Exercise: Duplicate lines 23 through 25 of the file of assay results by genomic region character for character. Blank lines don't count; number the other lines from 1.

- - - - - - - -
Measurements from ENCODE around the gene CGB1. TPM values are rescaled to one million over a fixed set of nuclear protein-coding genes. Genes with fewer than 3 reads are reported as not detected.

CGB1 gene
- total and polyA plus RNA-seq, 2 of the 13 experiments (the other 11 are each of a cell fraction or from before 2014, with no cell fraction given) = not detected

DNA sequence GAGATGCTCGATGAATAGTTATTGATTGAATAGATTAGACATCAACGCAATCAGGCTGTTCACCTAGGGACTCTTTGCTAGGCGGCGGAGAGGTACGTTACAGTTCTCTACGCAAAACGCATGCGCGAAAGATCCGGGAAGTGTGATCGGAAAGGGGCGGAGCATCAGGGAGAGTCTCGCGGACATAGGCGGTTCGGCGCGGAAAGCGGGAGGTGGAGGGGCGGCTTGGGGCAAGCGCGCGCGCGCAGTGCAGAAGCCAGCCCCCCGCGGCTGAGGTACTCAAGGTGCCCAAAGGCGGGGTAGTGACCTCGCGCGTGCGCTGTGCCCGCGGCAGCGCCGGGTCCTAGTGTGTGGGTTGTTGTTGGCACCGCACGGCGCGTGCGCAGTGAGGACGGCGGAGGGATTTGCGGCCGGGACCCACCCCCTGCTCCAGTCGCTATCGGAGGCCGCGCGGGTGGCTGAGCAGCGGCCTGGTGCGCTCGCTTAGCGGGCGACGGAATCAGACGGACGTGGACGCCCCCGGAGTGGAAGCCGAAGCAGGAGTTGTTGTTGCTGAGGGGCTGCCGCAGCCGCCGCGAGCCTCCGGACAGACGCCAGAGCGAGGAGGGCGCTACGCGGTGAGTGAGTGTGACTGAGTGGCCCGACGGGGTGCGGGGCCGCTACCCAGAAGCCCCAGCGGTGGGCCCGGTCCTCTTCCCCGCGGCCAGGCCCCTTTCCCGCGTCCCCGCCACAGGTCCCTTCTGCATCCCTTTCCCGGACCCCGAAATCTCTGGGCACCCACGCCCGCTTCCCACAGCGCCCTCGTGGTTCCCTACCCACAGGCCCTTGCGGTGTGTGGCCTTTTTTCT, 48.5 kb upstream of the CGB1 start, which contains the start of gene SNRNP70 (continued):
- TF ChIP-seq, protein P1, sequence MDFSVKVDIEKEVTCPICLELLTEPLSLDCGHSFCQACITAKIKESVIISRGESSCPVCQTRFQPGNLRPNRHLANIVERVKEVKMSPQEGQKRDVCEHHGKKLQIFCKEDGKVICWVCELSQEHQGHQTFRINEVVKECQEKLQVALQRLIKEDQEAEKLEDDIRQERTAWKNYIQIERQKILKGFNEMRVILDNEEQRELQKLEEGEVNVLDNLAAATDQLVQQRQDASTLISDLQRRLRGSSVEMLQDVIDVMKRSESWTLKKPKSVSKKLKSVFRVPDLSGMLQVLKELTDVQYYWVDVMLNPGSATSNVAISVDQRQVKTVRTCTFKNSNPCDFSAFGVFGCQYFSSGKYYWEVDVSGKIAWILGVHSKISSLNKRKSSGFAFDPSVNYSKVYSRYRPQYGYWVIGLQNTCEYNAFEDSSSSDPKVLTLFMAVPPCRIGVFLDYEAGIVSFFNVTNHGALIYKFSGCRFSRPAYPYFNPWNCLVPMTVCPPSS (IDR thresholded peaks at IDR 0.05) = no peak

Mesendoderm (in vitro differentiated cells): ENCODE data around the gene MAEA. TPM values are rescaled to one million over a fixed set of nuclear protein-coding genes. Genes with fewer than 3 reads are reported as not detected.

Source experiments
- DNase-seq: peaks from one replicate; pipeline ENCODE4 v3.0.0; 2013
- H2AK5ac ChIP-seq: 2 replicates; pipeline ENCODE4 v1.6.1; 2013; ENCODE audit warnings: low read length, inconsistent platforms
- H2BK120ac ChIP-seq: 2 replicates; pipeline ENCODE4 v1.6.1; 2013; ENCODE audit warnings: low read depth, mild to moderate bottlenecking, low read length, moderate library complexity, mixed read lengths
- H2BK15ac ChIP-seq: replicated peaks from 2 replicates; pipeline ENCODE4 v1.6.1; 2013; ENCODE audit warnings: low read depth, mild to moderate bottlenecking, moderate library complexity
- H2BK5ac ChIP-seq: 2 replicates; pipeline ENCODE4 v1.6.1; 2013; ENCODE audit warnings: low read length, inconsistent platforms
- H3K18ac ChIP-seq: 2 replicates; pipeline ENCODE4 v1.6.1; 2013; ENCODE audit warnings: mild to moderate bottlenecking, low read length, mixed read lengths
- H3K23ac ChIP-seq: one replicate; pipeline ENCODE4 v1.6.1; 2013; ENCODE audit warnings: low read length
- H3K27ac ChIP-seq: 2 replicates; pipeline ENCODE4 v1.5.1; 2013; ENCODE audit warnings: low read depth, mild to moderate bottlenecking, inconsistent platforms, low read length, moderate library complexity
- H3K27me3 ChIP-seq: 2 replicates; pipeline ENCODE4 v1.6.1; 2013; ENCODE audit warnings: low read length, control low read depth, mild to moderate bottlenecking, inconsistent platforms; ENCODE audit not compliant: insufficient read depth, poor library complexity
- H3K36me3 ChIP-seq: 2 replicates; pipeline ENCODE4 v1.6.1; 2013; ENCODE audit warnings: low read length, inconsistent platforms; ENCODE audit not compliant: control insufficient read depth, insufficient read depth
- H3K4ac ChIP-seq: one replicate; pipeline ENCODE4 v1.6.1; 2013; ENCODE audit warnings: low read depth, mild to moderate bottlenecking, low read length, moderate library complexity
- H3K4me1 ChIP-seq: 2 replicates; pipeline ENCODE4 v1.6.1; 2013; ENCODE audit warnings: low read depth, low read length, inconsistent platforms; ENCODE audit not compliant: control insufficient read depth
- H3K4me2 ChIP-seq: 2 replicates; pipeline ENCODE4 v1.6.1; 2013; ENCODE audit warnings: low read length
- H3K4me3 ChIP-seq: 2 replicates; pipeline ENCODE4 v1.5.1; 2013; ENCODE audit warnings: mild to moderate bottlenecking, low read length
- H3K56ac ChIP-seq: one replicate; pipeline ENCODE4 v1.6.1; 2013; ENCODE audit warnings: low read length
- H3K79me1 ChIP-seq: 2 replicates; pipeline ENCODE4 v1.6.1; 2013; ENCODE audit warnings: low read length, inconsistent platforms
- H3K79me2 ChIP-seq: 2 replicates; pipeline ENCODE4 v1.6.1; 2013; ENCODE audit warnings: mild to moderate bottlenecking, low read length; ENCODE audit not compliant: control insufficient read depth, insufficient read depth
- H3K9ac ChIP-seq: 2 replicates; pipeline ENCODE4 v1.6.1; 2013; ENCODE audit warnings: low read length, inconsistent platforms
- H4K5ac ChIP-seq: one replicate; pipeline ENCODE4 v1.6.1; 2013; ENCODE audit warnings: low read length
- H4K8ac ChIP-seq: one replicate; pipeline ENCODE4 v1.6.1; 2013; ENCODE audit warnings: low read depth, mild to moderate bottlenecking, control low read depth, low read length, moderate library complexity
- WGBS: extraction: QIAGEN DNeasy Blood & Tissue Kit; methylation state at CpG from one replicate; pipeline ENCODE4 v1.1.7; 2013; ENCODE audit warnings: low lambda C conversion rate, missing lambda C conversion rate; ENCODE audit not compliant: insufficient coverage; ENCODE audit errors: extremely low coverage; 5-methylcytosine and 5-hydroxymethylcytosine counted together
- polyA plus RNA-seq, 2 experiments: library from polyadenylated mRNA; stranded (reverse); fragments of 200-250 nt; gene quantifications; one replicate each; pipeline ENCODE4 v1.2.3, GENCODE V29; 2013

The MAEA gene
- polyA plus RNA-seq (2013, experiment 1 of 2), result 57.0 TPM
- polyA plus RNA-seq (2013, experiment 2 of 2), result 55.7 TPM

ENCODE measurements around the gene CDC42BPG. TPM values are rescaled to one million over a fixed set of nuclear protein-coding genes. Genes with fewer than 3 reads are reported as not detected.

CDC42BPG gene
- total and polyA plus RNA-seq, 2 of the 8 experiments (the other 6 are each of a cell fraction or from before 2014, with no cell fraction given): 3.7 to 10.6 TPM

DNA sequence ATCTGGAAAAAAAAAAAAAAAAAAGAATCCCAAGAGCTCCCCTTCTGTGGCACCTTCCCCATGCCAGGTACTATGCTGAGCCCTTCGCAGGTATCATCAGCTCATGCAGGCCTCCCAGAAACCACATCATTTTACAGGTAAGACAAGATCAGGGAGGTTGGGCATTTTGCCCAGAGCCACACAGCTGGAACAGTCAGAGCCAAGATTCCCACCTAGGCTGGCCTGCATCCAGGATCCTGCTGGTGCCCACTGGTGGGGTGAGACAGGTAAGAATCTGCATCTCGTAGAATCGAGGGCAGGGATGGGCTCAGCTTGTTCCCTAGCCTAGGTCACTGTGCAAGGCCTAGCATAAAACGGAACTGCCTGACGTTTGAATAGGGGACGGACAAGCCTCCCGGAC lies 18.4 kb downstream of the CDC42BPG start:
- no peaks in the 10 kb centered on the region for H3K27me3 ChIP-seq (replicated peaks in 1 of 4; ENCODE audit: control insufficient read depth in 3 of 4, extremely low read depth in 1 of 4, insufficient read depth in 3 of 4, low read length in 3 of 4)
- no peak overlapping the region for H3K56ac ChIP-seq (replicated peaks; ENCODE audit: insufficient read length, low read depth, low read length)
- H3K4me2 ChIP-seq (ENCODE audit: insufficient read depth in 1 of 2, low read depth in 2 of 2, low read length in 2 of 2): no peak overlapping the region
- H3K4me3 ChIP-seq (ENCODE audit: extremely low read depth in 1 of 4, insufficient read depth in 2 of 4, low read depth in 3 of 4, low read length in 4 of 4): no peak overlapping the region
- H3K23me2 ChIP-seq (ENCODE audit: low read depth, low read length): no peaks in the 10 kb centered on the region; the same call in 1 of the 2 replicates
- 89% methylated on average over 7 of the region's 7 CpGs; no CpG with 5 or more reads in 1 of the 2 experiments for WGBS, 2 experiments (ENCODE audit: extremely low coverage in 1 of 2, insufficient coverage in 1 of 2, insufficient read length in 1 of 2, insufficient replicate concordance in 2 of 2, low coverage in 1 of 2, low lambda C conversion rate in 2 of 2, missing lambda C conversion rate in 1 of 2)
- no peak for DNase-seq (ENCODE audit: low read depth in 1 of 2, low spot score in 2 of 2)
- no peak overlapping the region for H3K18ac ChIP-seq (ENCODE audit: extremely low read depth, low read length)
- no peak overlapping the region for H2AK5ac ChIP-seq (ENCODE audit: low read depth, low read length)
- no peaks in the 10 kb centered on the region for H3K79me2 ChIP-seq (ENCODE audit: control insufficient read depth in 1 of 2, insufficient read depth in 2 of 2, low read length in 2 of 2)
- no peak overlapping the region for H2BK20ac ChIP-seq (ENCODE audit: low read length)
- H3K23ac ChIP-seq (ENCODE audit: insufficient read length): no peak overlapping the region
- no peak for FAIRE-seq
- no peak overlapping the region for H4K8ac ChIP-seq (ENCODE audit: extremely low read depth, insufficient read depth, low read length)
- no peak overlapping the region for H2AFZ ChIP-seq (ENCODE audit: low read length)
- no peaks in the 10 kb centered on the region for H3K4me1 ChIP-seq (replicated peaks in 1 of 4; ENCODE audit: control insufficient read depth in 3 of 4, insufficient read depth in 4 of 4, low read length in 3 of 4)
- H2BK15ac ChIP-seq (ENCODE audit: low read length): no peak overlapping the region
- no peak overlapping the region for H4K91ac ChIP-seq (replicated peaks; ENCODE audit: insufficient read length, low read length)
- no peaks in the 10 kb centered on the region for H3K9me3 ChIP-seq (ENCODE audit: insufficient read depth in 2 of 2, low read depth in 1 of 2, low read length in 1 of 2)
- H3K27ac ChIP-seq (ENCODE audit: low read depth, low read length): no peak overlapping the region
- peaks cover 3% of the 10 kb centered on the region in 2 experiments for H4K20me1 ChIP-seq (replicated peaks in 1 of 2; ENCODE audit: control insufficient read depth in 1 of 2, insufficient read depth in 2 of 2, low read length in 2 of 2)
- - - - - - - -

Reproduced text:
- H3K79me1 ChIP-seq: 2 replicates; pipeline ENCODE4 v1.6.1; 2013; ENCODE audit warnings: low read length, inconsistent platforms
- H3K79me2 ChIP-seq: 2 replicates; pipeline ENCODE4 v1.6.1; 2013; ENCODE audit warnings: mild to moderate bottlenecking, low read length; ENCODE audit not compliant: control insufficient read depth, insufficient read depth
- H3K9ac ChIP-seq: 2 replicates; pipeline ENCODE4 v1.6.1; 2013; ENCODE audit warnings: low read length, inconsistent platforms